In this week’s Dispatches from The Secret Library, Dr Oliver Tearle enjoys some good bad poetry courtesy of The Joy of Bad Verse
I’ve long been a fan of Nicholas Parsons. No, not that one – although who could fail to appreciate the sharp wit of the Just a Minute host? – but Nicholas T. Parsons, the author of one of the best books of literary trivia out there (The Book of Literary Lists), an enjoyable history of the guidebook (Worth the Detour: A History of the Guidebook), and what I’d consider his Magnificent Octopus, The Joy of Bad Verse. This book was published in 1988, so you can consider this ‘review’ a sort of 30-year retrospective. It’s well worth tracking down.
Parsons’ The Joy of Bad Verse is a scholarly and readable study of the history of ‘bad verse’ down the age. What…
Ruth Ellis was the last woman to be hanged here in the United Kingdom. She shot her lover who had been physically abusive towards her. (During the trial Ellis mentioned how he had punched her in the stomach which may well have contributed to the loss of the baby she was carrying).
I know, I know … finding the money to support authors by buying their books is not always easy. I have a hard time in that department myself.
However, there are many ways that Readers can help Authors of books they’ve already read and enjoyed. These ideas are every bit as valuable to Authors as actual sales can be – and they will cost you absolutely nothing to do. They just require an investment of your TIME, and your ENTHUSIASM to make things happen. Never underestimate what a READER of books can accomplish when they choose to champion a particular book or an Author.
So, here you go! 10 ways you can invest in Authors and Books without spending any money …
1. Borrow and read books from the library. Rate those books on the library’s system. Request that the library purchase other books by…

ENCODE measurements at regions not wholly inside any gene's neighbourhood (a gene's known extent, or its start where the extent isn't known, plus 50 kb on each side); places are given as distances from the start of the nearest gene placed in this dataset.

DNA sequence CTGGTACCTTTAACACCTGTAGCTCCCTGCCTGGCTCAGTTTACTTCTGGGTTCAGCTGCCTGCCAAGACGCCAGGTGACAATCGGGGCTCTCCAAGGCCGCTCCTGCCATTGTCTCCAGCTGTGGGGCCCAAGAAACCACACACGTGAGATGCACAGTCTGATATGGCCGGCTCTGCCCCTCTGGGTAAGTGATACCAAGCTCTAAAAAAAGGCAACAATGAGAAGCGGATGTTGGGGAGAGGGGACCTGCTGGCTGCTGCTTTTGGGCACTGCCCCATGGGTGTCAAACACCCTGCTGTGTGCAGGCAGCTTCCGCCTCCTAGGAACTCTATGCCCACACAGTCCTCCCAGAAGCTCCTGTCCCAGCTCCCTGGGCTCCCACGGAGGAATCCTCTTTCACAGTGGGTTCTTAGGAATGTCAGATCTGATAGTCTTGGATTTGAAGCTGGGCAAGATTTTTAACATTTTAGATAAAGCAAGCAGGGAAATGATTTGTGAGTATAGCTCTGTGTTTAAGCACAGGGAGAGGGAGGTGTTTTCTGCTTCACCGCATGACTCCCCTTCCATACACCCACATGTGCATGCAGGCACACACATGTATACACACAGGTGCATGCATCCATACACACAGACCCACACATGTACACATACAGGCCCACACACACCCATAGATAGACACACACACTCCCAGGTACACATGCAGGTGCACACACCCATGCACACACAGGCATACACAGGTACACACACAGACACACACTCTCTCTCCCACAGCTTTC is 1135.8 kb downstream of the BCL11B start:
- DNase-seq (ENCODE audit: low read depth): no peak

Are you still writing? I have lost count of the number of occasions on which this question has been asked of me.
My response to anyone posing the above question is always an emphatic “yes”. For me writing is an integral part of who I am. It constitutes self-expression. I could no more give up composing poetry than I could abandon an old and dear friend. At times friends can be irritating. We disagree and even argue, but true friendship survives such disagreements. Likewise, with my writing I sometimes find myself becoming frustrated. I swear at my computer (I never swear at my friends I must hasten to add)! – and close Microsoft Word in disgust. However while I do abandon specific poems I can never envisage giving up my writing.
Writing is, for me, an itch that must be scratched. While on my way into the office or walking in beautiful places, the germ of a poem often develops in my brain. I feel restless until I’m able to get it down on virtual paper (all my writing takes place on my laptops).
Writing is both pleasure and pain. The frustration of sitting at a computer for hours, only to throw away what I have been working on, is balanced by the pleasure of producing a poem which is (in my opinion) worthy of seeing the light of day via this blog and, perhaps also (ultimately) to find itself within the leaves of a book.
So when people ask “are you still writing?” I shall continue to answer with an emphatic “yes”.